According to the Centers for Disease Control and Prevention, 75 million Americans have high blood pressure (32% of Americans).
Antihypertensive medication is a commonly prescribed treatment plan to control high blood pressure. There are many blood pressure medication types and each works in a different way to lower blood pressure.
Approximately 50% of patients do not take their medications as prescribed, which reduces treatment effectiveness. It is important to take your blood pressure medication exactly as it is prescribed.
Over the years, research has investigated the effect of taking blood pressure medication in the morning versus before bed.
The HARMONY (Hellenic-Anglo Research Into Morning or Night Antihypertensive Drug Delivery) study, conducted in the UK and Greece, was a small study including 95 hypertensive patients. The study found results to be almost identical between taking medication in the morning (between 6am to 11am) and at night (between 6pm and 11am).
The greatest difference was seen for nighttime systolic blood pressure. Systolic blood pressure was 1.68 mmHg lower in the morning with nighttime medication. However, this is not considered a statistically significant difference. Again, this was a small study that lays the groundwork for additional research.
The best time to take blood pressure medication
When determining the best time of day for YOU to take your medication consider the following:
- Pick a time that ensures you will take the medication consistently without missing a dose. This time should be agreed upon with your doctor.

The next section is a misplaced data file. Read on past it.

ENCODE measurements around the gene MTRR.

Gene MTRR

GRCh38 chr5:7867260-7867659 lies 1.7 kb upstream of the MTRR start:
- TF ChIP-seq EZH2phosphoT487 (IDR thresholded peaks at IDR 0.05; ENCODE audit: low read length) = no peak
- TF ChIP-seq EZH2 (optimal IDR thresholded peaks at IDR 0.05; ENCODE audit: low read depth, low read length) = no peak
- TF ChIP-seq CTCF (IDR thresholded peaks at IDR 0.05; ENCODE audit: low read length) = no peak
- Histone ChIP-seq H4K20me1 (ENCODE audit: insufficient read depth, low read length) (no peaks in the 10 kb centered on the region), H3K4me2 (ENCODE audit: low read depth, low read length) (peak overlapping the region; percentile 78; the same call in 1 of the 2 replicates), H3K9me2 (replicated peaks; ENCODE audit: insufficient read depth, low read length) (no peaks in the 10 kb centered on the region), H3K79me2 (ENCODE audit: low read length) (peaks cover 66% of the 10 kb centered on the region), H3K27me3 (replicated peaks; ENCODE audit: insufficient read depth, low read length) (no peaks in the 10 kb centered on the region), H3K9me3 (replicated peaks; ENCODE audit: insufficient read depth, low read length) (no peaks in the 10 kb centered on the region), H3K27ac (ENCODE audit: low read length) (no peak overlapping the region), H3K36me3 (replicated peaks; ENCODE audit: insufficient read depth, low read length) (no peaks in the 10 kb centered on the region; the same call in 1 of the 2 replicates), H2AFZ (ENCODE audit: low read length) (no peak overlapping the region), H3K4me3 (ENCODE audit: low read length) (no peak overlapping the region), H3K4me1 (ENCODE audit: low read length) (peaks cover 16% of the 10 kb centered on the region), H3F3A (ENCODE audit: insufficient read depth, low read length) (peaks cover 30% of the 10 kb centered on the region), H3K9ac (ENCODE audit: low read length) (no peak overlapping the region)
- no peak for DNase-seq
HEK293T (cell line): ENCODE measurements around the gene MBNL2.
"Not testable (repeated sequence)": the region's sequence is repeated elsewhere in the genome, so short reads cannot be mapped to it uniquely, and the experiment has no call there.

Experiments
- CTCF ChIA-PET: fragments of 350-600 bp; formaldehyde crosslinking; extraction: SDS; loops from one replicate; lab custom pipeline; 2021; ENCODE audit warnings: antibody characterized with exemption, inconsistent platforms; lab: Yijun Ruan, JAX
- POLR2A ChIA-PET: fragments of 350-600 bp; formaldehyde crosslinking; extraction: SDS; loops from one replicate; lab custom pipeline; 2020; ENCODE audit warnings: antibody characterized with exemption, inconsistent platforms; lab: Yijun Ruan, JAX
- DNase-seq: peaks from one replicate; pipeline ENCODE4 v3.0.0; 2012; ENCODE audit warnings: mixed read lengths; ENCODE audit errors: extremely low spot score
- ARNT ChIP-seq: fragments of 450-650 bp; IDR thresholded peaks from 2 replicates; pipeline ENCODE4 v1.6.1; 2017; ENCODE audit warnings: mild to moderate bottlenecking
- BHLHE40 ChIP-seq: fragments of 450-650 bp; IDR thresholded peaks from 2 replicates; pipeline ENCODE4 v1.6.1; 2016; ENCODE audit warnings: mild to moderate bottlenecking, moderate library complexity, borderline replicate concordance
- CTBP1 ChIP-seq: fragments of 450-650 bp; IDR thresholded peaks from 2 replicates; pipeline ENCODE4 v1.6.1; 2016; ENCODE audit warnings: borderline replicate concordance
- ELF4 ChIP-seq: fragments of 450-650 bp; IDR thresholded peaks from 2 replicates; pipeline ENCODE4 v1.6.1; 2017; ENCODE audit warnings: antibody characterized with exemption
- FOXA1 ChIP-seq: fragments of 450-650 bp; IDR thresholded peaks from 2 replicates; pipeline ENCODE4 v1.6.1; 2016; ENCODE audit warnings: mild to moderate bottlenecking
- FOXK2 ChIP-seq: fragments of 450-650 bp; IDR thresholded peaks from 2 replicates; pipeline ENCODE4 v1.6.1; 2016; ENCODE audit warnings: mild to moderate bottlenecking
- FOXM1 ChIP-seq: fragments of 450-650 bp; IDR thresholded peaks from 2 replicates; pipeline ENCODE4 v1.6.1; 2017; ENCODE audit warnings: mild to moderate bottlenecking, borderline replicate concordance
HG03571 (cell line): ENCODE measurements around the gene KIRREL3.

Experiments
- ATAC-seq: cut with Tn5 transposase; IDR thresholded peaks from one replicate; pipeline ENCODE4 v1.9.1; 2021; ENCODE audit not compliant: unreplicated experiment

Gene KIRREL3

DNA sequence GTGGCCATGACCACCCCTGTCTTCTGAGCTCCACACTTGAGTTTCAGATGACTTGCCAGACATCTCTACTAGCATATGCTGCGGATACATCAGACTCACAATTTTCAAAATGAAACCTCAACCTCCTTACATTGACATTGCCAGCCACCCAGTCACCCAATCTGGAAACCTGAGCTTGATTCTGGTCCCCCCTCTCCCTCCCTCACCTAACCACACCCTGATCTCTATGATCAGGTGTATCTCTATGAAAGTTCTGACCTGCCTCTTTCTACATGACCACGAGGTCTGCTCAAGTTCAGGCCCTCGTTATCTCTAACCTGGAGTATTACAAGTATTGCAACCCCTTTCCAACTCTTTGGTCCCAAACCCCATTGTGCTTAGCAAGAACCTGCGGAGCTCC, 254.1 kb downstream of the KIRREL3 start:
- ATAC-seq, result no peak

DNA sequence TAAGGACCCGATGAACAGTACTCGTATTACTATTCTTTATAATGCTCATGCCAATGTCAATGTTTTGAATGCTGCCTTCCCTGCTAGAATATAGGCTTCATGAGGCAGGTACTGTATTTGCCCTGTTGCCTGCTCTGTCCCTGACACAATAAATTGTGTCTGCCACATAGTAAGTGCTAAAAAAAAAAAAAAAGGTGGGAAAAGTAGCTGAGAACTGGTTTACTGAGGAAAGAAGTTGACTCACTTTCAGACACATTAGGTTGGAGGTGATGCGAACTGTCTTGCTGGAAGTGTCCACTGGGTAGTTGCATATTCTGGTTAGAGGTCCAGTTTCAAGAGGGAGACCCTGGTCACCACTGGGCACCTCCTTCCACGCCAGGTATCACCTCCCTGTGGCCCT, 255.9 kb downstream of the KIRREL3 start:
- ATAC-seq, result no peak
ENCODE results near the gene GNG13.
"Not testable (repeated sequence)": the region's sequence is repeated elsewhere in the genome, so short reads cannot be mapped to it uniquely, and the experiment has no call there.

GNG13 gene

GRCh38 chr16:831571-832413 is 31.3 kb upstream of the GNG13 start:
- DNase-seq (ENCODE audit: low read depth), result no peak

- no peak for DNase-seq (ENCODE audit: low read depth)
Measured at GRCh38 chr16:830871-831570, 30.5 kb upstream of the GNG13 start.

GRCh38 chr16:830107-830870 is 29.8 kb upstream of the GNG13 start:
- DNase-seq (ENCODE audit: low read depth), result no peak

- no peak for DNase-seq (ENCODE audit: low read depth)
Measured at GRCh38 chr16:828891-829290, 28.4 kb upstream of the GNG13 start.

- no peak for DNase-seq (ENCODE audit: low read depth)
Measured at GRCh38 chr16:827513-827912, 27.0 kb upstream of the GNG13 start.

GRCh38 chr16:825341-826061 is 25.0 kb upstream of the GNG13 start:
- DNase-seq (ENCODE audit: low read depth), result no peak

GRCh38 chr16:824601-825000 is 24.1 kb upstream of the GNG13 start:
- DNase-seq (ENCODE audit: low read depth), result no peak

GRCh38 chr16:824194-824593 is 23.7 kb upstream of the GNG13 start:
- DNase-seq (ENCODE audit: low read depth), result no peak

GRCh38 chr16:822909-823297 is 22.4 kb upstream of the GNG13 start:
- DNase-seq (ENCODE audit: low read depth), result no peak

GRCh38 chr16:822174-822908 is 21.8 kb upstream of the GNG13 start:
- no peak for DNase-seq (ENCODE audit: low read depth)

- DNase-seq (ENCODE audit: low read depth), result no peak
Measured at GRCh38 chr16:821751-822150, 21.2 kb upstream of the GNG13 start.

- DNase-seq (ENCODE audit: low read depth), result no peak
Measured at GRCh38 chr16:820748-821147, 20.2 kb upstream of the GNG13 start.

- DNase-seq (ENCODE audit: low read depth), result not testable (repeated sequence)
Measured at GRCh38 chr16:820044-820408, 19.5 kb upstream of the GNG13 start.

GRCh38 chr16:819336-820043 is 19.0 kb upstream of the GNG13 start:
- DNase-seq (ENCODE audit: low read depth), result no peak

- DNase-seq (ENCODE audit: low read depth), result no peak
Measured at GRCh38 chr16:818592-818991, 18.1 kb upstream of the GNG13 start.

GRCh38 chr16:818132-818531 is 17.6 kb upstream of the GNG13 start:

- If you take more than one blood pressure medication, discuss with your doctor the effectiveness of taking one in the morning and one at night to determine if “splitting” the medication in this way would be optimal for you.
- Don’t make changes to your treatment plan without consulting your doctor. Your doctor may have a specific reason for wanting you to take your medication at a certain time each day. If you are older and at risk for falling, taking blood pressure medication before bed may not be the right choice for you due to risk of sudden blood pressure drops if you stand too quickly during the night.
Increase the effectiveness of your blood pressure medication
Don’t forget to make necessary diet and lifestyle changes to promote a healthy blood pressure. Following an appropriate diet and lifestyle will increase the effectiveness of your medication and could reduce the dosage you need to control levels.
The DASH (Dietary Approaches to Stop Hypertension) Diet is an effective diet plan to control high blood pressure.
For further guidance to lower blood pressure via diet and lifestyle, access my free ecourse 7 Natural Ways to Lower Blood Pressure at http://lowerbloodpressurewithlisa.com.
All the best,
Lisa Nelson RD
Health Pro for HealthCentral
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